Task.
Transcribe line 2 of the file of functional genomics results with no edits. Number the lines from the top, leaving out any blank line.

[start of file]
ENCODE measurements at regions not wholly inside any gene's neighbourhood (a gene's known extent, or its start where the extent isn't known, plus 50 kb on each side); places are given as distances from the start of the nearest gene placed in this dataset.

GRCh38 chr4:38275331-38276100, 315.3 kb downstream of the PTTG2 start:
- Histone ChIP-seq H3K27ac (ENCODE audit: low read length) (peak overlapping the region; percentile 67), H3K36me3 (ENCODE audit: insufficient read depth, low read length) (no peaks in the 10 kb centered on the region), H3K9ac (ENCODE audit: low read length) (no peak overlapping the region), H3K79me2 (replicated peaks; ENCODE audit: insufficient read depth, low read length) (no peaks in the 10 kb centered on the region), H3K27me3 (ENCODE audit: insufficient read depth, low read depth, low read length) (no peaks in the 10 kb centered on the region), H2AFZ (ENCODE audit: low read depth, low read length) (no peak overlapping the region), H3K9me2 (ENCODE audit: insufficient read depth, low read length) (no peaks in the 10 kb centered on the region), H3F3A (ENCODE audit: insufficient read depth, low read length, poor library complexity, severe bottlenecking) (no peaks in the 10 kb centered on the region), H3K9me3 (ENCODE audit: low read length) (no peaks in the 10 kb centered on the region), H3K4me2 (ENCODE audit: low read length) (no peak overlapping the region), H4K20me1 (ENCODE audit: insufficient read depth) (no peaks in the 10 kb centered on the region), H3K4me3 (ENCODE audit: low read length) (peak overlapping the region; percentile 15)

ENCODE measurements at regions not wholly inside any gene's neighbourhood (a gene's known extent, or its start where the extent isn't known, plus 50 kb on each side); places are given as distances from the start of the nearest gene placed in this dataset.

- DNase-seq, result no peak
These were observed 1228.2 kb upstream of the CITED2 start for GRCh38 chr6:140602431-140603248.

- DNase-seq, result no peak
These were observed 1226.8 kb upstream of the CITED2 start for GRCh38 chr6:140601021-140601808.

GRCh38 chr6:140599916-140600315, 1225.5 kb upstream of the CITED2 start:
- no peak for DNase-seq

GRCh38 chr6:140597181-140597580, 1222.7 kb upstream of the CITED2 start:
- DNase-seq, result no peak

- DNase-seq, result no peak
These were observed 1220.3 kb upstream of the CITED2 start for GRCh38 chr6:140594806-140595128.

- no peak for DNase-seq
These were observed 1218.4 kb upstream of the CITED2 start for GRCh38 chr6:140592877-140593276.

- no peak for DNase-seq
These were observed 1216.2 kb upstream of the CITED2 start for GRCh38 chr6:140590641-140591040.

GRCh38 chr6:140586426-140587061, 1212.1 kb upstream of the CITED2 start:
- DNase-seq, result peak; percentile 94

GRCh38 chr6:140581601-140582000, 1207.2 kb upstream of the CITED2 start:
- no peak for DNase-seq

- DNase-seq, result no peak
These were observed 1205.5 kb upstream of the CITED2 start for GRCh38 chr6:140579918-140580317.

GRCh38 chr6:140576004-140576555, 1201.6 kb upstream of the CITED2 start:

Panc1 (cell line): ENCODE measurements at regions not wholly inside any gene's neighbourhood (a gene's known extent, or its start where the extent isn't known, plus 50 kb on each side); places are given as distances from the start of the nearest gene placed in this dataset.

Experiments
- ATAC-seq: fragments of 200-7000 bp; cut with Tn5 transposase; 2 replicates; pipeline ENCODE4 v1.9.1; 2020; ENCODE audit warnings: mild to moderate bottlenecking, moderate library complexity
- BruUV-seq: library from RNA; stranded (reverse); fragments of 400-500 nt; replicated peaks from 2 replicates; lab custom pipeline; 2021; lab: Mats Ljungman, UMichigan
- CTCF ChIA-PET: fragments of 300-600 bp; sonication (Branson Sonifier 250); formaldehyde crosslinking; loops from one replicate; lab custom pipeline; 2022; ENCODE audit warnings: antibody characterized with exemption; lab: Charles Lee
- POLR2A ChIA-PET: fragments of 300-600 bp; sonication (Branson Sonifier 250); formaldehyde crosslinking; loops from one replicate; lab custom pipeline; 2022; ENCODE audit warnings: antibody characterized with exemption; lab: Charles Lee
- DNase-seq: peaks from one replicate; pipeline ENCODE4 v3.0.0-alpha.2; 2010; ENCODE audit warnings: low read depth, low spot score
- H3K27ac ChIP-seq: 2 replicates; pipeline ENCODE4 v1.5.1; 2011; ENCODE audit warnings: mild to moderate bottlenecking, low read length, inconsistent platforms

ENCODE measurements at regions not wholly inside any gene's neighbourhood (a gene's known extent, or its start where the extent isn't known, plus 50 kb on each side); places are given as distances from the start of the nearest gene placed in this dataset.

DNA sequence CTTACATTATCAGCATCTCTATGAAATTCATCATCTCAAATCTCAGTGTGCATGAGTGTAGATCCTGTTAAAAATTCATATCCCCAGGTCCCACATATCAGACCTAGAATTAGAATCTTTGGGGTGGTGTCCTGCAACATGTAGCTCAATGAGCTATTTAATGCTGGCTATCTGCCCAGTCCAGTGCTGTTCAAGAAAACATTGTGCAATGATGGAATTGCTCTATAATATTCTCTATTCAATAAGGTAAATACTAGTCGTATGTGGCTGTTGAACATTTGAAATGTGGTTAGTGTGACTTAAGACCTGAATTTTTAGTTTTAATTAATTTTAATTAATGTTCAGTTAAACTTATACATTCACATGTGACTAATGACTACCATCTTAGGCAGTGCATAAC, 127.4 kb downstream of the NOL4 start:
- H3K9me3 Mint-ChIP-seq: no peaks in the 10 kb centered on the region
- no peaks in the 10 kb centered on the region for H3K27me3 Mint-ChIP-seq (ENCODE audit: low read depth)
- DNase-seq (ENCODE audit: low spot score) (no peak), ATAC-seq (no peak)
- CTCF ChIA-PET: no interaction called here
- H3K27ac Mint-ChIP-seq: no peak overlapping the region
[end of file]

GRCh38 chr4:38275331-38276100, 315.3 kb downstream of the PTTG2 start: